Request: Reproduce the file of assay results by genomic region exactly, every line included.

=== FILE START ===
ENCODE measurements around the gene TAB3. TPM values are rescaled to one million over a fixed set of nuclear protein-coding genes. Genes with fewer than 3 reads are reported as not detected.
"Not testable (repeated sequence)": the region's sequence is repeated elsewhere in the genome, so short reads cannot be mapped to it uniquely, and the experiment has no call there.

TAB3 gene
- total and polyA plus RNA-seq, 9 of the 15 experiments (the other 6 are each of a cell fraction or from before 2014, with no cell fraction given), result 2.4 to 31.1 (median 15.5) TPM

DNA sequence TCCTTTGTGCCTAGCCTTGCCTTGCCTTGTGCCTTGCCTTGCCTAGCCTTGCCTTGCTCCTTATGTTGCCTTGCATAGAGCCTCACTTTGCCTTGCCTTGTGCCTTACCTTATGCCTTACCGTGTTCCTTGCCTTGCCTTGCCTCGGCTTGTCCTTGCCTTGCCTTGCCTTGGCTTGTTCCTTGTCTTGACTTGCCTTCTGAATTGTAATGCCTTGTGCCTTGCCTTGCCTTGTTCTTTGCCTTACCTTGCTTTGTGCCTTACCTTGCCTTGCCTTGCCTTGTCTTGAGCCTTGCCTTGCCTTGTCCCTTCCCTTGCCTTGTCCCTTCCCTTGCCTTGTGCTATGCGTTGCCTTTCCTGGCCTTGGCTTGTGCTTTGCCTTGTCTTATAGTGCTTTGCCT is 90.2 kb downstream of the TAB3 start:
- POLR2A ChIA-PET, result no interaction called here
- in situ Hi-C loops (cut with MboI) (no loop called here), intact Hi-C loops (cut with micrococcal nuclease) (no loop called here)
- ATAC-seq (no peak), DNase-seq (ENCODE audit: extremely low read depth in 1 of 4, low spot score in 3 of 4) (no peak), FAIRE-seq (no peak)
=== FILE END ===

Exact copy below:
ENCODE measurements around the gene TAB3. TPM values are rescaled to one million over a fixed set of nuclear protein-coding genes. Genes with fewer than 3 reads are reported as not detected.
"Not testable (repeated sequence)": the region's sequence is repeated elsewhere in the genome, so short reads cannot be mapped to it uniquely, and the experiment has no call there.

TAB3 gene
- total and polyA plus RNA-seq, 9 of the 15 experiments (the other 6 are each of a cell fraction or from before 2014, with no cell fraction given), result 2.4 to 31.1 (median 15.5) TPM

DNA sequence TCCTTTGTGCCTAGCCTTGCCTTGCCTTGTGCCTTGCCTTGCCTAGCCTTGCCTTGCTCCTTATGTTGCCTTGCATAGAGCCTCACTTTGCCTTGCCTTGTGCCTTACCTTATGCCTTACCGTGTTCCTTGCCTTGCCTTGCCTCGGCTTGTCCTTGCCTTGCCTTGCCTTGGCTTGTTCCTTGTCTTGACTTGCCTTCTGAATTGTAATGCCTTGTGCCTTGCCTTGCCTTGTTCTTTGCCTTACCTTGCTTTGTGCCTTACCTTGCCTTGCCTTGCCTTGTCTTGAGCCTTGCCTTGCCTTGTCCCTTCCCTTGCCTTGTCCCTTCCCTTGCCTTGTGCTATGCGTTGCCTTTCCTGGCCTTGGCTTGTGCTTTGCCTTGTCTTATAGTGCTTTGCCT is 90.2 kb downstream of the TAB3 start:
- POLR2A ChIA-PET, result no interaction called here
- in situ Hi-C loops (cut with MboI) (no loop called here), intact Hi-C loops (cut with micrococcal nuclease) (no loop called here)
- ATAC-seq (no peak), DNase-seq (ENCODE audit: extremely low read depth in 1 of 4, low spot score in 3 of 4) (no peak), FAIRE-seq (no peak)